New York Times DEC. 23, 2016
President Obama will be remembered as a thoughtful and dignified president who led a scrupulously honest administration that achieved major changes.
People argue over whether his impatience with politicians and Republican intransigence denied him bigger accomplishments, but that argument is beside the point: He rescued an economy in crisis and passed the recovery program, pulled America back from its military overreach, passed the Affordable Care Act and committed the nation to addressing climate change. To be truly transformative in the way he wanted, however, his success had to translate into electoral gains for those who shared his vision and wanted to reform government. On that count, Mr. Obama failed.
His legacy regrettably includes the more than 1,000 Democrats who lost their elections during his two terms. Republicans now have total control in half of America’s states.
Why such political carnage?
Faced with the economy’s potential collapse as he took office, Mr. Obama devoted his presidency to the economic recovery, starting with restoring the financial sector. But he never made wage stagnation and growing inequality central to his economic mission, even though most Americans struggled financially for the whole of his term.
At the same time, Mr. Obama declined to really spend time and capital explaining his initiatives in an effective way. He believed that positive changes on the ground, especially from economic policies and the Affordable Care Act, would succeed, vindicating his judgment and marginalizing his opponents.
Absent a president educating the public about his plans, for voters, the economic recovery effort morphed into bailouts — bank bailouts, auto bailouts, insurance bailouts. By his second year in office, he spotlighted the creation of new jobs and urged Democrats to defend our “progress.”
When President Obama began focusing on those “left behind” by the recovery, he called for building “ladders of opportunity.” That communicated that the president believed the country’s main challenges were unrealized opportunity for a newly ascendant, multicultural America, rather than the continuing economic struggle experienced by a majority of Americans.
Mr. Obama also offered only tepid support to the most important political actor in progressive and Democratic politics: the labor movement. In the absence of progressive funders in the mode of the conservative Koch brothers, unions are the most important actors at the state legislative level. Yet when the 2010 election ushered in a spate of anti-union governors, who eliminated collective bargaining rights for public employees and passed “right to work” laws, Mr. Obama never really joined this fight. In fact, he spent the last couple of years of his presidency pursuing the Trans-Pacific Partnership Agreement, a free trade law vociferously opposed by the labor movement. Under President Obama, union membership has declined to 11.1 percent from 12.3 percent.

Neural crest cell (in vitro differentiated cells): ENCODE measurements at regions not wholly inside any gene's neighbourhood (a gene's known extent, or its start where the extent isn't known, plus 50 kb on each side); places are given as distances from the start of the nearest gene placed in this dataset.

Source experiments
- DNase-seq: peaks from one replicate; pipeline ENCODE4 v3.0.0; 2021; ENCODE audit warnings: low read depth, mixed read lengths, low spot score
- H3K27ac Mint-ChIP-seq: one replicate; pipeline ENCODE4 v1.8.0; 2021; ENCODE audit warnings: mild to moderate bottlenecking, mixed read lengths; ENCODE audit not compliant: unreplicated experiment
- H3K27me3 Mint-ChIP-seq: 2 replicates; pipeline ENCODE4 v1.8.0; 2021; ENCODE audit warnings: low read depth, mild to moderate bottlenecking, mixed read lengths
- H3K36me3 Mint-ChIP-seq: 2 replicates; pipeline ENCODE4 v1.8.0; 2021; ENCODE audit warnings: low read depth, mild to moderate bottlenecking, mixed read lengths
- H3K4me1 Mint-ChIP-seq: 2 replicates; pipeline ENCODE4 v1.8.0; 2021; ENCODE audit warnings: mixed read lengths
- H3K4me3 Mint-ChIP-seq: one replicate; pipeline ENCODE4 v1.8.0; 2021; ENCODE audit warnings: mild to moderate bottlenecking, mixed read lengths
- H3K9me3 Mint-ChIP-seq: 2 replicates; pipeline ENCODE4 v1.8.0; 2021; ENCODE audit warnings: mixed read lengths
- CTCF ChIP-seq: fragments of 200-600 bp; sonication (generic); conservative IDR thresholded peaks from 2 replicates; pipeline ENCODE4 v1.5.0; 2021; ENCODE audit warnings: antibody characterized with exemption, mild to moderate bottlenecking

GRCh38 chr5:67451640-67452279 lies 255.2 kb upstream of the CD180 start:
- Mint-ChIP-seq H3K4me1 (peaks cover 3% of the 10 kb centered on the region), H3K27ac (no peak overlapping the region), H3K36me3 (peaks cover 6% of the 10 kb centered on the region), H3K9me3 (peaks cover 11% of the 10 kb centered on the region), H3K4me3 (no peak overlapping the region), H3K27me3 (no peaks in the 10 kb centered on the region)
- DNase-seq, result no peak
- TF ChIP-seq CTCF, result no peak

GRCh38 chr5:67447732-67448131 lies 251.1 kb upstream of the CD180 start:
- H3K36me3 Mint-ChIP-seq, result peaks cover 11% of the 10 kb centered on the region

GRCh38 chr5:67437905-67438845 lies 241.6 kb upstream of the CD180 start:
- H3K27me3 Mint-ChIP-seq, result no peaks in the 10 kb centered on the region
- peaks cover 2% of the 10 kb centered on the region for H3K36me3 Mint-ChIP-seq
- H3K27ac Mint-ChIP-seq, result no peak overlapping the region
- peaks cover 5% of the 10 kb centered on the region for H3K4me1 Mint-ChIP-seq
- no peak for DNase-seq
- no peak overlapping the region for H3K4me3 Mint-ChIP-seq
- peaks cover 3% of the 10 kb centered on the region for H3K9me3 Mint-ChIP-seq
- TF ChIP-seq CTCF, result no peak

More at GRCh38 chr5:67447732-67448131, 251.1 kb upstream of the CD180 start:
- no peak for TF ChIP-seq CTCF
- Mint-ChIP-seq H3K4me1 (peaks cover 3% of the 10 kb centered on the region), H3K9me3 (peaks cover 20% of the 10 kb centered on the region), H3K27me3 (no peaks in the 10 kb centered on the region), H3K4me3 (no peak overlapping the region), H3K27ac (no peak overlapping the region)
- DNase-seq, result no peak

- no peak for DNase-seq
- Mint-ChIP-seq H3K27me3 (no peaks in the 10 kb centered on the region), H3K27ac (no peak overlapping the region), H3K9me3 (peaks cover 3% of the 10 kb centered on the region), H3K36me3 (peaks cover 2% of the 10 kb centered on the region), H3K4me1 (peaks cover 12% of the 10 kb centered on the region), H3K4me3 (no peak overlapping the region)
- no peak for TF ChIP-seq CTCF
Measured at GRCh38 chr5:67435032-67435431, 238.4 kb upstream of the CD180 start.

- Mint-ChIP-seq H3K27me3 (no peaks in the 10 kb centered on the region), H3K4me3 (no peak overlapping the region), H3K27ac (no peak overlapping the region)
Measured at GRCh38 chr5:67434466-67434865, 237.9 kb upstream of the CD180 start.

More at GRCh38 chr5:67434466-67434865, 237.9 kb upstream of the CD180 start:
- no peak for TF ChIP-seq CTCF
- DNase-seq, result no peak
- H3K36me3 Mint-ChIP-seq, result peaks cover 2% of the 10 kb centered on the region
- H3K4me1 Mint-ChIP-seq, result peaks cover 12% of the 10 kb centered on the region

While the Obama campaigns of 2008 and 2012 were models of innovation in online organizing and microtargeting, they did not translate into success in the midterm elections or in Hillary Clinton’s campaign. Democratic turnout dropped in 2010, 2012 and significantly in 2014. Models, it appears, do not substitute for the hard work of organizing and engaging voters in nonpresidential years; models that apparently drove nearly every decision made by the Clinton campaign are no substitute for listening to voters.
Finally, just as he governed, the campaign messages from the president in the midterms and in 2016 were focused on progress and growth.
On the eve of the 2016 election, the president used the refrain: “We’ve seen America turn recession into recovery” and 15.5 million new jobs. Pointedly, he said, “Incomes are rising. Poverty is falling.”
The public’s reaction was stark from the beginning. People did not believe his view on the economy, and his approval ratings fell in Maine, New Hampshire, Pennsylvania, Iowa, Minnesota and Wisconsin in 2010 and in Iowa, Michigan, North Carolina, Ohio and Pennsylvania in 2014 — the states that led the working-class move away from the Democrats.
Just as important, however, was the discontent brewing with the Democrats’ own base. Combined, the approximately 40 percent of minority, unmarried female and millennial voters disapproved of how President Obama was handling his job in 2010 and 2014, and many stayed home during the off-year elections. Mitt Romney carried white millennials by 7 percentage points in 2012.
Mr. Obama did win re-election that year, though only after embracing Teddy Roosevelt’s populist spirit and criticizing the “breathtaking greed of a few.” He declared it a “make-or-break moment for the middle class.” This posture did not animate his governing message or the 2016 presidential election. The president will leave office with a rising approval rating near the same league of Ronald Reagan, an economy nearing full employment and real wages tipping up. Yet a majority of voters in the last election said the economy was the top issue in their vote.
We think voters were sending a clear message: They want more than a recovery. They want an economy and government that works for them, and that task is unfinished.
Stanley B. Greenberg, the author of “America Ascendant,” and Anna Greenberg are partners at Greenberg Quinlan Rosner.